I have just repaired an HP 8753A vector network analyzer which was reporting ROM 1L Fail at power up. As more equipment which is otherwise perfectly good is failing because of eprom corruption, I thought it might be of interest to know that such faults can sometimes be corrected.
I tried the usual things first - re-seating all the socketed devices on the processor board and checking under a binocular microscope for defective solder joints.
This instrument is no longer supported by Hewlett Packard / Agilent, so the options were either to find somebody with a set of eproms which I could copy or to try and fix the ones I had. The first option proved difficult, so I tried the second.
Unfortunately, all the sticky labels had fallen off the 6 eproms, so it was not easy to determine which one was faulty. The most likely cause of the problem was a leaky storage cell, so I hoped that it might be possible to find the faulty location and correct it.
The first problem was to identify the eprom type, as the markings were HP specific, not AMD's standard part numbers. By probing the processor board to determine which pins were connected to an 8-bit bus and which to a 16-bit bus it was possible to work out the number of address pins and hence the size of the devices. They appeared to be Am27512. I checked the markings against photographs atand found that one of them had a code which corresponded to an AMD 27512 - 250ns. I placed one in an eprom programmer which was able to read the id code from the eprom and this confirmed that they were indeed Am27512.
I then tried reading the contents at 5.0V and re-reading the contents at progressively lower supply voltages. (A quick Google search finds several reports on forensic examination of eproms where it has been possible to recover data from supposedly erased memories by lowering the supply voltage to change the thresholds of the sense amplifiers.) I used a Dataman 48LV which allows arbitrary setting of device supply voltages, together with appropriate level translation of the i/o signals.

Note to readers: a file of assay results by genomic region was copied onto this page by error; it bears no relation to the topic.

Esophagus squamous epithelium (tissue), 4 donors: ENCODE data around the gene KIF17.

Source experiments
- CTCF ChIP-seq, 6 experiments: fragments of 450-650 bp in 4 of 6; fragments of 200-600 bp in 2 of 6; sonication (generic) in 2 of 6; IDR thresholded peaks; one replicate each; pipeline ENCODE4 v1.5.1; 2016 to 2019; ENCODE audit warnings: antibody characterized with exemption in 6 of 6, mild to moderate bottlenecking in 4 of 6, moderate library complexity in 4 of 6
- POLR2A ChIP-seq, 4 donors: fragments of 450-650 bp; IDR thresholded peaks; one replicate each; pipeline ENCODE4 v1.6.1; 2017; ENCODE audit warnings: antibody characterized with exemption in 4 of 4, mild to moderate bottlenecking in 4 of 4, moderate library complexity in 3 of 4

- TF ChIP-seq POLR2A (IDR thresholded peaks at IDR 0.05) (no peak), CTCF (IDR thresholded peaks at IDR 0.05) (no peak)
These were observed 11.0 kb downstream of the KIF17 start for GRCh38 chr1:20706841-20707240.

I found that for 5 of the 6 eproms, the contents were unchanged from5.5V to between 3.1 and 3.9V. Once the contents had started to change, a 100mV additional drop in voltage caused many additional errors. One eprom (U24) behaved quite differently. The contents remained constant down to 4.4V, then one location changed from 0xBB to 0xBA. It was then possible to drop down to 3.9V before the next location changed and 3.8V before a third location changed. At 3.7V there were 19 errors.
I saved the memory contents at each of 5.0V, 4.2V and 3.9V. As a first try I programmed a new eprom (a 27C512-150CD was the closest I could get from Farnell) with the data extracted at 4.2V and re-assembled the analyser. It worked!
I can't be totally sure that the fault is corrected, as changing a different bit might have generated the same checksum. If HP used a CRC check rather than a checksum this would be highly unlikely, but I don't know how they verify the code integrity.
I have saved Intel hex files for all six eproms, so if anyone else needs this code I can make it available. It is revision 1.0 firmware. If anyone has their own copy, it would be useful to compare theirs and mine as a better way of confirming the code integrity.
If anyone has revision 1.1 (the latest as far as I know) I would also be very interested in a copy.